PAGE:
Aside from meddling in the United States election, there’s another thing the Russian Federation seems to be worrying a lot about these days: cigarette smoking.
Last year, teen use of electronic cigarettes surpassed traditional cigarette use for the first time ever. But a new study shows that vaping is on the decline with high schoolers. And researchers can’t tell if it’s just a blip or if teens have really turned away from vaping for good.
A lawsuit has failed to get rid of smoking in all-ages movies, ensuring that Hollywood doesn’t need a warning label every time someone lights up.
We already knew smoking was bad for our lungs, but a new study shows exactly how many DNA mutations per cell are caused by sucking on those nicotine sticks. If you’re interested in obsessively quantifying your bad life choices, know that smoking a pack a day will lead to approximately 150 mutations per lung cell each…
This color—Pantone 448C—is considered to be the ugliest color in the world, according to an Australian survey, and it’s easy to see why. It looks like a combination of dirt and mucus.
In a big win for public health advocates, the city of San Francisco’s Board of Supervisors unanimously approved raising the legal smoking age to 21. That includes not only cigarettes, but e-cigs as well.
If you’re a smoker looking for a “healthier” cigarette you may have turned to American Spirits in recent years. They’re marketed as “natural” and “additive-free,” leading many people to believe that they’re less harmful. This, of course, is bullshit. And now the FDA wants to finally crack down on them.
Public England Health, an agency of the UK’s Department of Health, says in a new report that vaping is about 95 percent less harmful than smoking, according to their latest “best estimate.”
Vindication is a glorious and complicated thing. When the original Pax vaporizer hit the market a few years ago, it promised to change how the world smoked. But with its finicky mouthpiece and penchant for clogging, that promise smoldered. Now, there’s the Pax 2—and holy shit is it a transformation.
A few months ago, I agreed to review a fancy new vaporizer called Smokio. No, not for fun: It seemed like it was designed to help people quit smoking. As a self-hating smoker, I couldn’t wait to try it. Little did I know this gadget would actually help me smoke more.
With vaping’s great popularity comes a growing competitive offshoot, complete with contests, judges, sponsors, and spectators turning out to see who can produce the most impressive plumes.
With the e-cigarettes industry’s recent boom, it’s no surprise that vaping is also exploding in popularity among teens. Newly released CDC data show that teen use of e-cigarettes tripled to 13.4 percent from 2013 to 2014, overtaking traditional cigarettes. Is this a good thing? A bad thing? Let us DISCUSS.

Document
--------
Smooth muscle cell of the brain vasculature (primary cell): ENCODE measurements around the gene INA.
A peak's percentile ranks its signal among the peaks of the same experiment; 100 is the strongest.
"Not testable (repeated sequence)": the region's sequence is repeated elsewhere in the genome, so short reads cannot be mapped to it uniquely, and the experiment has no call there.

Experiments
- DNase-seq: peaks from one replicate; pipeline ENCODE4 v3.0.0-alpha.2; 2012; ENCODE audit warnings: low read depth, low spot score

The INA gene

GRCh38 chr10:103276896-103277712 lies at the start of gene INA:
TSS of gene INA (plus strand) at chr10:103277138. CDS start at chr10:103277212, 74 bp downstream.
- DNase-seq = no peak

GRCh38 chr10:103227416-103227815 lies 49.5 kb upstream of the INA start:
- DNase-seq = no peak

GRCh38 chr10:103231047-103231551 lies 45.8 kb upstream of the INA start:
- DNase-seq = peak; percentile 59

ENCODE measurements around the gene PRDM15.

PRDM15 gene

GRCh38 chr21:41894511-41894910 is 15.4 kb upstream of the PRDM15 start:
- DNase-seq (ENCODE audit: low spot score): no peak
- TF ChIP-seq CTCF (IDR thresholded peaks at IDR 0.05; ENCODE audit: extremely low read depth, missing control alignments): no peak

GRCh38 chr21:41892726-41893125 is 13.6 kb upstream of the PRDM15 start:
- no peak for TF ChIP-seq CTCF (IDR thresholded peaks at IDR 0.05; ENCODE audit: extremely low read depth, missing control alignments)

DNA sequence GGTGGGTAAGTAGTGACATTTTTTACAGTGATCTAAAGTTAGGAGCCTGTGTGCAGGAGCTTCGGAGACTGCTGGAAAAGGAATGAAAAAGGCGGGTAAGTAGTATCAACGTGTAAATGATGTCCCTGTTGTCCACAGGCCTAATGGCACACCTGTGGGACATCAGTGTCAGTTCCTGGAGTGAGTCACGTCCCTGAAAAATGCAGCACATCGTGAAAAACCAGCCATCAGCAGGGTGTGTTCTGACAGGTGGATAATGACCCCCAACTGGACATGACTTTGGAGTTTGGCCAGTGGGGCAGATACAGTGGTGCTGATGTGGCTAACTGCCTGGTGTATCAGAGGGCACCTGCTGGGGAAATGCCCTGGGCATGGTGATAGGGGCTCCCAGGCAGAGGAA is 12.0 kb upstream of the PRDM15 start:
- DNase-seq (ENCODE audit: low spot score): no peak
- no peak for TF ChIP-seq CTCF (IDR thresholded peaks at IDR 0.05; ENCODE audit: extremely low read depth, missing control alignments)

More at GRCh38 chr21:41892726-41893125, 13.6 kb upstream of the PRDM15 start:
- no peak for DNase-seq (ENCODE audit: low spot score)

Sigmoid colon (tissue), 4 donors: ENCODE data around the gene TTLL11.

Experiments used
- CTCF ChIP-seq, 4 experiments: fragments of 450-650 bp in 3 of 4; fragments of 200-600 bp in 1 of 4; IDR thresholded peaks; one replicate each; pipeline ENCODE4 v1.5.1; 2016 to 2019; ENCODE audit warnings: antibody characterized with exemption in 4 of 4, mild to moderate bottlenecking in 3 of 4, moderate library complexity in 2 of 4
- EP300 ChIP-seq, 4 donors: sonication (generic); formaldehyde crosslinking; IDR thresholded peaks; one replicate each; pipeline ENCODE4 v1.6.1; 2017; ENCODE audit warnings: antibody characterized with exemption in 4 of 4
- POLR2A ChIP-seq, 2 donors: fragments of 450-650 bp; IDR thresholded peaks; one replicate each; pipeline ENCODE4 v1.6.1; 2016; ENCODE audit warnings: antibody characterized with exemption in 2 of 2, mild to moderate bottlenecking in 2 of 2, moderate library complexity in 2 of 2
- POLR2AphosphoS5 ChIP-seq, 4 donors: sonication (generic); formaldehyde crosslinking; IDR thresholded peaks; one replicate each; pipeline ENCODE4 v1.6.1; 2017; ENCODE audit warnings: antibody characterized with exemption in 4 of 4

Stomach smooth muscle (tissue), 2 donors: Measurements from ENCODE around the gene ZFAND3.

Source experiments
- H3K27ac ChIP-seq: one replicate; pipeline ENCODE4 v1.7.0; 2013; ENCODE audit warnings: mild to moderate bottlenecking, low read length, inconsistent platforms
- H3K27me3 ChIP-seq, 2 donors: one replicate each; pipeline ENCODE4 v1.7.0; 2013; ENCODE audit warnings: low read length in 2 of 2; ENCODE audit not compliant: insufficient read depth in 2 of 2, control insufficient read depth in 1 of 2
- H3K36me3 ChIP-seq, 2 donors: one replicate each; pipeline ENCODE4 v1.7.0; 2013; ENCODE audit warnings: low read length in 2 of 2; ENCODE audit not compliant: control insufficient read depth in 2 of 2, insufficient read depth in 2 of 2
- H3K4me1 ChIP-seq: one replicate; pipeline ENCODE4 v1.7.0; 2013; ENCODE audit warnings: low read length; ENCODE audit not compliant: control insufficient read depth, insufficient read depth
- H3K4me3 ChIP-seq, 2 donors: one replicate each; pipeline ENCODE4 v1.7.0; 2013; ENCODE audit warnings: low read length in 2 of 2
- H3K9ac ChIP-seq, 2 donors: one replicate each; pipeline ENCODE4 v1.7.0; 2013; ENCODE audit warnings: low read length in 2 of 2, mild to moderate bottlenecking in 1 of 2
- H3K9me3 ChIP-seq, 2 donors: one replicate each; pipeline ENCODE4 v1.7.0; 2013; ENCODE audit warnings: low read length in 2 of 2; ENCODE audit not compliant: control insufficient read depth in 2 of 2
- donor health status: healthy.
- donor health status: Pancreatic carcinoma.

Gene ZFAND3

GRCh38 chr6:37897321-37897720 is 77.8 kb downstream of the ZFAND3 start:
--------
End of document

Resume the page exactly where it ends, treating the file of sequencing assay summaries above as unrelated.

Portable vaporizers these days are all about compromises. Frequently they don’t last long on a charge, they don’t hold enough herb, they’re unwieldy, and more often than not, they taste like shit. So, it’s rather refreshing when a little vape comes along as solves most of those problems while staying well under the…
On Last Week Tonight, John Oliver reports on Philip Morris International's unsavory habit of suing countries over laws requiring health warnings on cigarette packaging, while proposing a compromise that preserves Big Tobacco's marketing goals while protecting public health: Meet Jeff, the Diseased Lung In A Cowboy Hat.
Smoking is bad for you. You know this! Now, a long-term study of close to a million people has broadened our understanding of the harmful side-effects of smoking, and the results suggest tobacco is even more dangerous than previously believed.
Science is back with more sobering news about vaping. A letter published in the New England Journal of Medicine claims that vapor produced by electronic cigarettes contains a high concentration of formaldehyde, a known carcinogen. But don't panic quite yet.
The Next Big Trend in vaping is actually a very old idea: cigarettes that heat tobacco to produce an inhalable aerosol, but never reach the point of combustion, thus avoiding that sketchy part of smoking where you light something on fire and suck the smoke into your lungs.
Researchers have found that male smokers are up to four times more likely to have blood cells with no Y chromosome than nonsmokers. That's worrisome, they say, because a recent study found an association between Y chromosome loss and a shorter life span, as well as a higher risk of multiple cancers.